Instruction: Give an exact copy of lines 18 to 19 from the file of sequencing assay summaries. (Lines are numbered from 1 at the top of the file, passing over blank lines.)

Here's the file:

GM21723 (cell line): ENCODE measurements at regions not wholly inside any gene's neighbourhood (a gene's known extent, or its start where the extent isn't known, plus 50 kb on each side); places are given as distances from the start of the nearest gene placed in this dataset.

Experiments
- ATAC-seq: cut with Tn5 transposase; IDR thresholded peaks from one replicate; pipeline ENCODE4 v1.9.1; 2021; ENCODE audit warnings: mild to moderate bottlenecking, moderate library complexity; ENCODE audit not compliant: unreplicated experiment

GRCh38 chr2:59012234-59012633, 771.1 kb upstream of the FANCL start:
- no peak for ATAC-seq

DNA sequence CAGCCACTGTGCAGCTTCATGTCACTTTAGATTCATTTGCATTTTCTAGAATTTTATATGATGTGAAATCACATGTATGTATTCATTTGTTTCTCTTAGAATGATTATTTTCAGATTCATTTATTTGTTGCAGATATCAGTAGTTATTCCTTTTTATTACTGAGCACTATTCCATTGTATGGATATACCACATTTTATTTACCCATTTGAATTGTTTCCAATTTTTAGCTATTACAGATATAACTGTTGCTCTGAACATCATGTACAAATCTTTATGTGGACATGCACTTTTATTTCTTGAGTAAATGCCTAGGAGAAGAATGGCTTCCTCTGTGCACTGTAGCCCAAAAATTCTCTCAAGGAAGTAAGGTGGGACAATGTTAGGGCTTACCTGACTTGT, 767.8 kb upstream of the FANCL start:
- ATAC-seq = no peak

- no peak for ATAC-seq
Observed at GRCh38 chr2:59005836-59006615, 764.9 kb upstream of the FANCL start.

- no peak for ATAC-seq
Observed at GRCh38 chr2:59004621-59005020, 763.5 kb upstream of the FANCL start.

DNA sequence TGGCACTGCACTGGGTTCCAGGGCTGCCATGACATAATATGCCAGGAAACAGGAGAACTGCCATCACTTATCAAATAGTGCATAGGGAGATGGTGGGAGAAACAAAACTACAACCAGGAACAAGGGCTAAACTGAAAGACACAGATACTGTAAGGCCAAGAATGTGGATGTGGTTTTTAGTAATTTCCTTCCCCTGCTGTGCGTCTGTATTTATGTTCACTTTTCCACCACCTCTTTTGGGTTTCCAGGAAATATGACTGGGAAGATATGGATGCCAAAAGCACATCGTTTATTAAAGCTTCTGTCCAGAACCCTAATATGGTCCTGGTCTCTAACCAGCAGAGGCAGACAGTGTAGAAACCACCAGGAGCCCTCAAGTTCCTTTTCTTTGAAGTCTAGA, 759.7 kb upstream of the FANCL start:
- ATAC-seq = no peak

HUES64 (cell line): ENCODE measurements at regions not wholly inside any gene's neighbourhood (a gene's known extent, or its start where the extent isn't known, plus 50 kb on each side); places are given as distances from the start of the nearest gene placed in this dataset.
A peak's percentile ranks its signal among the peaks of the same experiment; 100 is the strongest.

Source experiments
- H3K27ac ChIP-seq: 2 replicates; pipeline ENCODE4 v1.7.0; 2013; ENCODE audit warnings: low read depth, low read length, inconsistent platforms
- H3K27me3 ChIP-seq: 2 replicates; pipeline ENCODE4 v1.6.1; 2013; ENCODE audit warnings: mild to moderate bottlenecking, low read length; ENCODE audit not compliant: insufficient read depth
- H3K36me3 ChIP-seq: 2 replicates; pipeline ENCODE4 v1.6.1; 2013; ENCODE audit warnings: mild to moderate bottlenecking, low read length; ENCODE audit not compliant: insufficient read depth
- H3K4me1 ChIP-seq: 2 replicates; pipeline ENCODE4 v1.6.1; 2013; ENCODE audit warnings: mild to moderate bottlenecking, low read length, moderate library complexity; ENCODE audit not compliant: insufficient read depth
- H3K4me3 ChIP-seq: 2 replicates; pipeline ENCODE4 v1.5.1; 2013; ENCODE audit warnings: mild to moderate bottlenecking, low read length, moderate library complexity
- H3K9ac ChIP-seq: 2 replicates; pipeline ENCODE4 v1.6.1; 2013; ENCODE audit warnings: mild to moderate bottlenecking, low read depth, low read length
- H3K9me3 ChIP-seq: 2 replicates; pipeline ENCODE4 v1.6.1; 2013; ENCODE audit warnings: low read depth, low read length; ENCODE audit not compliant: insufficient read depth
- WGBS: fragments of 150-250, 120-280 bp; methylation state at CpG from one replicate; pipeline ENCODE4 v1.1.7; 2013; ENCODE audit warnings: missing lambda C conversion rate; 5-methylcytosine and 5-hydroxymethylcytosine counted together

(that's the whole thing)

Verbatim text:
- H3K27me3 ChIP-seq: 2 replicates; pipeline ENCODE4 v1.6.1; 2013; ENCODE audit warnings: mild to moderate bottlenecking, low read length; ENCODE audit not compliant: insufficient read depth
- H3K36me3 ChIP-seq: 2 replicates; pipeline ENCODE4 v1.6.1; 2013; ENCODE audit warnings: mild to moderate bottlenecking, low read length; ENCODE audit not compliant: insufficient read depth